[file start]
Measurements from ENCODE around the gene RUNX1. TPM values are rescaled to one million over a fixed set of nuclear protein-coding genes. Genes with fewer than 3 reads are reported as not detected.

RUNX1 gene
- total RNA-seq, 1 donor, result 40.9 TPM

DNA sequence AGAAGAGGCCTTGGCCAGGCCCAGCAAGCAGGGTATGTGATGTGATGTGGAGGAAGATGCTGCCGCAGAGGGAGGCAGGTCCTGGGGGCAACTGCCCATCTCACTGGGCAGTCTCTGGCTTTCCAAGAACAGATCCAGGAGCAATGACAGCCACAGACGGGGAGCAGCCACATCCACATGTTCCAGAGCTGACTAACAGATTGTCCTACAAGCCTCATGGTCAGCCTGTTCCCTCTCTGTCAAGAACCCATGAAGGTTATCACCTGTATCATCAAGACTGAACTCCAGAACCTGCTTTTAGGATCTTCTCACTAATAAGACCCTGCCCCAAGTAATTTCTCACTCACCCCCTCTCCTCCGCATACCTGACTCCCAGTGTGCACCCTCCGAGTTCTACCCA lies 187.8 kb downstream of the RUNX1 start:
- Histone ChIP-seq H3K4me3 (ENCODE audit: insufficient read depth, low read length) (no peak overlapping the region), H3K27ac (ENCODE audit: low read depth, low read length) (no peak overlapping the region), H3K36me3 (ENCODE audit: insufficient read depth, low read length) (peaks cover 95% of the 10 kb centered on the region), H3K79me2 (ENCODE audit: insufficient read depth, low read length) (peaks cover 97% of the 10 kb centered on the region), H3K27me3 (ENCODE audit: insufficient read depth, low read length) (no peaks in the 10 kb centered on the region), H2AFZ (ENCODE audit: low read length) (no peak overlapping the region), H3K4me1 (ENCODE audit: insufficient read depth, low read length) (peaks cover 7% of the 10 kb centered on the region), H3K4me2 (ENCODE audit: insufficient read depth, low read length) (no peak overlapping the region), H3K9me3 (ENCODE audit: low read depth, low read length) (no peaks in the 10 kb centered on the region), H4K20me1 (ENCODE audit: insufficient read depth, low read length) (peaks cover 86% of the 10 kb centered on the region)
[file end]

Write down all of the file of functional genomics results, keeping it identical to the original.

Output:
Measurements from ENCODE around the gene RUNX1. TPM values are rescaled to one million over a fixed set of nuclear protein-coding genes. Genes with fewer than 3 reads are reported as not detected.

RUNX1 gene
- total RNA-seq, 1 donor, result 40.9 TPM

DNA sequence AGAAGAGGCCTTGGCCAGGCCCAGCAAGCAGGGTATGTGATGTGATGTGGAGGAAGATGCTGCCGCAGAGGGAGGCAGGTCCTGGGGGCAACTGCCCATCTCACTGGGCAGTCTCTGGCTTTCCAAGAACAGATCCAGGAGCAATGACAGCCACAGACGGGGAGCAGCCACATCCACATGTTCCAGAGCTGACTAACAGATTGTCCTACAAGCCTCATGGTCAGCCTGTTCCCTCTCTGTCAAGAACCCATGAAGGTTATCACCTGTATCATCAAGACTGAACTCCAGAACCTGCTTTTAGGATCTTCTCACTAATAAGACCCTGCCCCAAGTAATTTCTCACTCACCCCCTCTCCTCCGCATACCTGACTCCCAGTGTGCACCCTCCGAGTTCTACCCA lies 187.8 kb downstream of the RUNX1 start:
- Histone ChIP-seq H3K4me3 (ENCODE audit: insufficient read depth, low read length) (no peak overlapping the region), H3K27ac (ENCODE audit: low read depth, low read length) (no peak overlapping the region), H3K36me3 (ENCODE audit: insufficient read depth, low read length) (peaks cover 95% of the 10 kb centered on the region), H3K79me2 (ENCODE audit: insufficient read depth, low read length) (peaks cover 97% of the 10 kb centered on the region), H3K27me3 (ENCODE audit: insufficient read depth, low read length) (no peaks in the 10 kb centered on the region), H2AFZ (ENCODE audit: low read length) (no peak overlapping the region), H3K4me1 (ENCODE audit: insufficient read depth, low read length) (peaks cover 7% of the 10 kb centered on the region), H3K4me2 (ENCODE audit: insufficient read depth, low read length) (no peak overlapping the region), H3K9me3 (ENCODE audit: low read depth, low read length) (no peaks in the 10 kb centered on the region), H4K20me1 (ENCODE audit: insufficient read depth, low read length) (peaks cover 86% of the 10 kb centered on the region)